Monday, February 29, 2016

MikJournal Monday 02/29/16

Welcome to the first MikJournal Monday leap day. Here is a couple of snippets from on-this-day.com

1944 - The Office of Defense Transportation, for the second year in a row, restricted attendance at the Kentucky Derby to residents of the Louisville area. This was an effort to prevent a railroad traffic burden during wartime.

2010 - In Japan, the Tokyo Skytree tower was completed as the tallest tower in the world.

Let's go back in time, oh, let's just say 1992, a random pick for another leap year.

...And here is your Billboard Top Ten for the week of February 29, 1992:

1.....To Be With You  (Mr. Big)
2.....I'm Too Sexy  (Right Said Fred)
3.....I Love Your Smile  (Shanice)
4.....Remember The Time  (Michael Jackson)
5.....Diamonds and Pearls  (Prince and the N.G.P)
6.....Tell Me What You Want Me To Do (Tevin Campbell)
7.....Don't Let The Sun Go Down On Me (George Michael/Elton John)
8.....Masterpiece  (Atlantic Starr)
9.....Smells Like Teen Spirit  (Nirvana)
10...All 4 Love  (Color Me Badd)

...Or if you're into Country (for the week of February 29, 1992):

1.....What She's Doing Now  (Garth Brooks)
2.....Better Class Of Losers  (Randy Travis)
3.....Straight Tequila Night  (John Anderson)
4.....Maybe It Was Memphis (Pam Tillis)
5.....Except For Monday  (Lorrie Morgan)
6.....Is It Cold In Here  (Joe Diffie)
7.....Dallas  (Alan Jackson)
8.....That's What I Like About You  (Trisha Yearwood)
9.....Born Country  (Alabama)
10...Is There Life Out There  (Reba McEntire)


Notable weather events on February 29, 1992 included the following...

Boise ID set a new February record high temperature of 71 degrees
Danbury CT 62 mph wind gust in the wake of a sharp cold front
Caribou ME Up to 16" snow fell within a 24-hour period
Other parts of the Northeast like Vermont, New Hampshire, and upstate New York experienced moderate to heavy snowfall associated with the same storm system that affected Maine.

Now, back to good old 2016...Is anyone going to experience any notable weather events today? Well, not a whole lot of action to speak of.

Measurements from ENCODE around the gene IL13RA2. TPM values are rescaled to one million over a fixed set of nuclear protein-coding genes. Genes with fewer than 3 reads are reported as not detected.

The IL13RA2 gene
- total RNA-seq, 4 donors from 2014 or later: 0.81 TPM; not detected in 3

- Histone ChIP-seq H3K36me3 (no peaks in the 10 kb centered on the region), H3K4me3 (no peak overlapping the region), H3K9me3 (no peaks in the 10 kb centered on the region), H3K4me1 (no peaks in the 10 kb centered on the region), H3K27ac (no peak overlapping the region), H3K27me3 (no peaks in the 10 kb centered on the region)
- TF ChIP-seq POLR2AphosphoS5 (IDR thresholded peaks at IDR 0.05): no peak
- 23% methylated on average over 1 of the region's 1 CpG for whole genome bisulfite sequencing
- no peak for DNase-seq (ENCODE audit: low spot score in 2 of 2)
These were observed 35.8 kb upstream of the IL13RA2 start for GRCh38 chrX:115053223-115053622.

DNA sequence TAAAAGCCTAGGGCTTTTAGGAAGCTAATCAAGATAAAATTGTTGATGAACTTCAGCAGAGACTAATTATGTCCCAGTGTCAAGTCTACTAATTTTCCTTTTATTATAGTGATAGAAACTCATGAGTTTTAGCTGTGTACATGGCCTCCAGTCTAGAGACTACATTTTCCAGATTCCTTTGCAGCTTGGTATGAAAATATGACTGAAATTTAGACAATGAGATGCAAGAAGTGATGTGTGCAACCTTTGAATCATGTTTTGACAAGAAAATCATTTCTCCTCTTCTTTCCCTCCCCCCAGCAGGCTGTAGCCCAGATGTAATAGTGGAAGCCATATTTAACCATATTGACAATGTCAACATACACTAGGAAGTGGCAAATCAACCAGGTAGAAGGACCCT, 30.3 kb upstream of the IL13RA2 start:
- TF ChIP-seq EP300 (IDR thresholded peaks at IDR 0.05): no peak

Winter Storm products are out near Chicago, including Rockford IL, also parts of Wisconsin for snow amounts of 4-6" of the heavy wet variety type of snow, primarily tonight into Tuesday.

Also, high winds along the coast of south-central Oregon may produce gusts of 60-80 mph along the Capes and Headlands.

But, a developing storm system will take shape and affect our region with changing weather conditions starting tomorrow, bringing in the month of March with a lion-like aggression.

I'm telling you now, Old Man Winter's bag of snow chances are going to have to hurry and make something happen because his time is running out. The teleconnection patterns just are not aligning correctly for any serious winter weather around here.

As the month ends, there should be a barrage of data coming in on how warm the winter season was for much of the country, including the south, where El Nino was supposed to bring below normal temperatures to that part of the country. However, the severe aspect associated with El Nino's influence on the southern jet stream lived up to its billing.

MS

Monday, February 22, 2016

MikJournal Monday 02/22/16

Good morning. After a balmy Saturday and springtime thunder Sunday morning, our temperatures are still running above average at this hour (low 40's at my house about 10 miles from Louisville).

In my recent post about projecting a potential top ten warmest winter season for Louisville and Lexington, I also did an analysis of Bowling Green.

Coming into this month, Bowling Green would have needed to average 40.7 degrees for February just to gain the minimum entry into the top ten warmest winter seasons on record. Well, even after a balmy weekend, their average temperature thus far is still at about 39.4 degrees.

For the rest of the month, an average of 41.6 degrees needs to be obtained to gain entry. To put that into perspective, their high and low temperature needs to add up to 83 degrees each day. You can use any set of numbers to make it work, but I chose a high of 53 and a low of 30.

So, each day's average needs to be above 41 or 42 for more days than below 41 or 42. Again, it will be close. With unsettled weather and a colder air mass poised to gain control, the odds are not as favorable compared to say, Lexington. But, it is still possible. I would give it greater than a 50% chance, but barely.